Woottons Riding Ideas: Great Australian Jockeys Reflections on How to Work and Win., Daily Racing Form, 1921-05-04


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WOOTTONS RIDING IDEAS Great Australian Jockeys Reflections on How to Work and Win Here arc some reflections on raeing ways and race riding from Frank Wootton the Australian jockey still at work on the English courses Wootton was contemporary with Maher some ten years ago and a topnotcher at that time Weight told and lie retired but for the past two years lias returned to riding in hurdle races and steeple ¬ chases and is second on the list of crosscountry jockeys of the year Here is his notion of riding races and their winners from si recent number of London TitKits TitKitsA A question I am often asked is Do you think R really clever jockey is born or made madeIf If a young man does not take to riding and does not possess a few natural gifts which will enable him to ride well he would do better to make up his mind to ride in a bus and not on the back of a horse On tlie other hand if he has a natural aptitude and a genuine liking for racing he should do well with practice and ex ¬ perience perienceHe He must ride with his head and must also have plenty of courage and dash The jockey who takes advantage of every chance that comes his way in a race and does not merely ride in the Iiellforleather style will win more races than his less brainy brother for the simple reason that the jockey who rides with his head knows exactly what his own horse is doing and has a shrewd notion of what the other horses in the race are doing doingJockeys Jockeys are often blamed by critics for not getting home first when the fault rests entirely with the horse Fifty yards from the winning post si jockeys mount may appear to be doddling home But suddenly something dashes up full of running gets the leader sprawling and after a sharp struggle instead of winning by several lengths as critics declare he ought to have done the apparently easily winning horse gets pipped by a neck and his jockey is blamed for riding a weak finish finishMore More often than not he has done nothing of the kind After all a jockey cannot pass the post x without his horse and if his mount is not of the Murageous kind what looked from the stands like being an easy victory is turned into a vexatious defeat before you can say Tack Robinson The successful jockey studies his mounts He does not look upon them as galloping machines There is a temperamental side to the character of a thoroughbredI can recall quite a number of cases in which my mounts have chucked up the racing business for the time being because early on in a race they have been bumped by another horse or interfered with in some way or another As a result when going really well they have become soured and dropped out of the race altogether altogetherAgain Again some horses invariably show their best form in the spring while others prefer the summer or autumn as the case may be Other horses only give of their best on certain courses left or right handed uphill or downhill severe or easy in light or heavy going or when ridden by a strong jockey rather than by a mere boy boyI I am sometimes asked whether a jockeys life is one to be recommended for a boy with the necessary qualifications To this I invariably reply with an emphatic Yes tempered by a very big If If he lias the particular qualities I have mentioned if he is prepared to exercise self denial if he will run straight if he will realize that there is always something fresh for him to learn if he is able to avoid acquiring a swollen head in times of success Mf he will study horses in much the same way as a barrister studies the law an actor or actress the stage and so on then I Jim of opinion that the boy who devotes his working life to acquiring the art of raceriding will never have cause to regret his decision decisionAnd And he may also acquire more money than lie Would in another profession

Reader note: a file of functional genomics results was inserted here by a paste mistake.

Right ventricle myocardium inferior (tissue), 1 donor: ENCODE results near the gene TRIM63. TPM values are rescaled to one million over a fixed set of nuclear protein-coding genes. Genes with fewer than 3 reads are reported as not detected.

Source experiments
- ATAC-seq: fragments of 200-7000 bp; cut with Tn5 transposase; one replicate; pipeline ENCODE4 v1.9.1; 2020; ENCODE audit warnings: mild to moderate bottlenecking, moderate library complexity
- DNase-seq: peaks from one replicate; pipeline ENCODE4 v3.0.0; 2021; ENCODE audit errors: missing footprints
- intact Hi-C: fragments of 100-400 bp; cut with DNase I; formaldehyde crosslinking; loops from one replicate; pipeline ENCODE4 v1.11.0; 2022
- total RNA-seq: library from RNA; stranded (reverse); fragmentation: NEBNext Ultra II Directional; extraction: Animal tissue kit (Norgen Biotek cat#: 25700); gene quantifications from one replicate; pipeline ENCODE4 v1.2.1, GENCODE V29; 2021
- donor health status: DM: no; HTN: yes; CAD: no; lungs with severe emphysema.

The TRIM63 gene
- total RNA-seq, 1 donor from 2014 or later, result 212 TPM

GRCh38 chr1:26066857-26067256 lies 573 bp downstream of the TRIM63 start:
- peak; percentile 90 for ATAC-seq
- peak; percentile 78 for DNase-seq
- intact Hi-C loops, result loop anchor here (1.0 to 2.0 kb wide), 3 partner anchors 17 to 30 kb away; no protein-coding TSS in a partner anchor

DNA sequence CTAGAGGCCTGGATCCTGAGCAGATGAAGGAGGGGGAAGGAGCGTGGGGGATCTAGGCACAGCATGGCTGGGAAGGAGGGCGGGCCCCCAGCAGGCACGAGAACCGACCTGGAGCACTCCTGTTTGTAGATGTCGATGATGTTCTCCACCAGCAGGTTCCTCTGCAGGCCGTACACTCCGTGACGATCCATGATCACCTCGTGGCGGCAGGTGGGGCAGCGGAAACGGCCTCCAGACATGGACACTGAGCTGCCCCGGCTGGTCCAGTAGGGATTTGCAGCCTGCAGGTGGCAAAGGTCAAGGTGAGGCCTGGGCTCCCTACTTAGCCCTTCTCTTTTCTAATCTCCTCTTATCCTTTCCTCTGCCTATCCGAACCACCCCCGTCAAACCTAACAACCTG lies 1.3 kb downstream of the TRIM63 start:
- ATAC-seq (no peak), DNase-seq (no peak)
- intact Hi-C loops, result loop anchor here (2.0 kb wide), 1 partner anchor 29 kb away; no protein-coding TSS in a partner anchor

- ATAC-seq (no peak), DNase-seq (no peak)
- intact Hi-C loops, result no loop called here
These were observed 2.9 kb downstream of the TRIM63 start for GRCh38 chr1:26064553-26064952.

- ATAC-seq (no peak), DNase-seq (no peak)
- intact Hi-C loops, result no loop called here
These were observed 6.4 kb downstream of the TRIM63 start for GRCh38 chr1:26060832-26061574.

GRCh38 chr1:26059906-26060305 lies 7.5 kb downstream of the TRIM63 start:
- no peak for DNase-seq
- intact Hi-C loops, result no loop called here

Persistent Link: https://drf.uky.edu/catalog/1920s/drf1921050401/drf1921050401_8_1
Local Identifier: drf1921050401_8_1
Library of Congress Record: https://lccn.loc.gov/unk82075800